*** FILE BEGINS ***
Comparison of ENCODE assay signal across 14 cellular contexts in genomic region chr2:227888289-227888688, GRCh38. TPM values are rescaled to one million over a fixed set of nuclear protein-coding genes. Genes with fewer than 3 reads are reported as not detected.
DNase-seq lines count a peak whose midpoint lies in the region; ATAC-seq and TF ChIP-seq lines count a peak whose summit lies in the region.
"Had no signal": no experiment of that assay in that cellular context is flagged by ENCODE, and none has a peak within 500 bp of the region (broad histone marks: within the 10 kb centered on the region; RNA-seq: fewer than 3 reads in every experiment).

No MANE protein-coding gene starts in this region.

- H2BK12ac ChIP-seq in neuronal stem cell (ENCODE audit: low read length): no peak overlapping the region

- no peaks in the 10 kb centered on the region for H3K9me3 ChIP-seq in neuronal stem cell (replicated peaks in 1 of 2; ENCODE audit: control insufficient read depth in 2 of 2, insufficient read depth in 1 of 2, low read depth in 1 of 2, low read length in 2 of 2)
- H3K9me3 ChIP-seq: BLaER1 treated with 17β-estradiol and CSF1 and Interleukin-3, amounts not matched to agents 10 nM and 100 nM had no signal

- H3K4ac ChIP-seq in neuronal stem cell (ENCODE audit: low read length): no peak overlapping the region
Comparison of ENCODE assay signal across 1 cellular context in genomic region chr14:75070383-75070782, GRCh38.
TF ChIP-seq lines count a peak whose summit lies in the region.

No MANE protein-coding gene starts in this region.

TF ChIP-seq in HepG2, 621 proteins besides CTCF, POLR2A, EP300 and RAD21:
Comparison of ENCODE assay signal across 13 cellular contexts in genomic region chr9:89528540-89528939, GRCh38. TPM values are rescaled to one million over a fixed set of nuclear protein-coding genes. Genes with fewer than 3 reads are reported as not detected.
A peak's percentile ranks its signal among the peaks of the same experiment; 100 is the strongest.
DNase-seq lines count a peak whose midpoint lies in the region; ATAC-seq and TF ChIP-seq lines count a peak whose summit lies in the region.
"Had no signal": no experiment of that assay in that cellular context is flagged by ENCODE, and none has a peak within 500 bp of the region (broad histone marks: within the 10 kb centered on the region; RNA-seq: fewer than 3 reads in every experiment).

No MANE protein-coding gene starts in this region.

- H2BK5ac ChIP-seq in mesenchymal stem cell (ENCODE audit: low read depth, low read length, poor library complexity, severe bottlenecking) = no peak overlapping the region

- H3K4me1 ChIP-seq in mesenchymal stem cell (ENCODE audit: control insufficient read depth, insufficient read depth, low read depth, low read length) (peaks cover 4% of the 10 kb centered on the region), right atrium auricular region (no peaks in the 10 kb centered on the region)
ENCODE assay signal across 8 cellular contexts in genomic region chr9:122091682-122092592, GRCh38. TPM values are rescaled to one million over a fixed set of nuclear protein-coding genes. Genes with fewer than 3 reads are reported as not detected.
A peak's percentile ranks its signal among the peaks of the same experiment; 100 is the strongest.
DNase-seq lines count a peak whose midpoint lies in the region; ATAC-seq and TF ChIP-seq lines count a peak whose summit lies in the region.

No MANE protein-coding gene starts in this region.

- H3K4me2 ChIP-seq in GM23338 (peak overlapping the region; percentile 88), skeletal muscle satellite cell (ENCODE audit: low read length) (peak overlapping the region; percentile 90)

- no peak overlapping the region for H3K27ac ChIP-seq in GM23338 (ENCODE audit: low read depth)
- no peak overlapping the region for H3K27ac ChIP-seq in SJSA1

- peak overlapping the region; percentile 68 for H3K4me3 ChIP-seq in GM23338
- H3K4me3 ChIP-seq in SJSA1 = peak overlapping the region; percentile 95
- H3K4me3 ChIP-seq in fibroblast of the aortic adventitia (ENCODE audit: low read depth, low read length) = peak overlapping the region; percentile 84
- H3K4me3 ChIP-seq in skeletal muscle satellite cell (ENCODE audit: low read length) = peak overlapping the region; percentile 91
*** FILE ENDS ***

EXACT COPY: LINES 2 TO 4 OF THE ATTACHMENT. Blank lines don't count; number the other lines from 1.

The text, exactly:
DNase-seq lines count a peak whose midpoint lies in the region; ATAC-seq and TF ChIP-seq lines count a peak whose summit lies in the region.
"Had no signal": no experiment of that assay in that cellular context is flagged by ENCODE, and none has a peak within 500 bp of the region (broad histone marks: within the 10 kb centered on the region; RNA-seq: fewer than 3 reads in every experiment).

No MANE protein-coding gene starts in this region.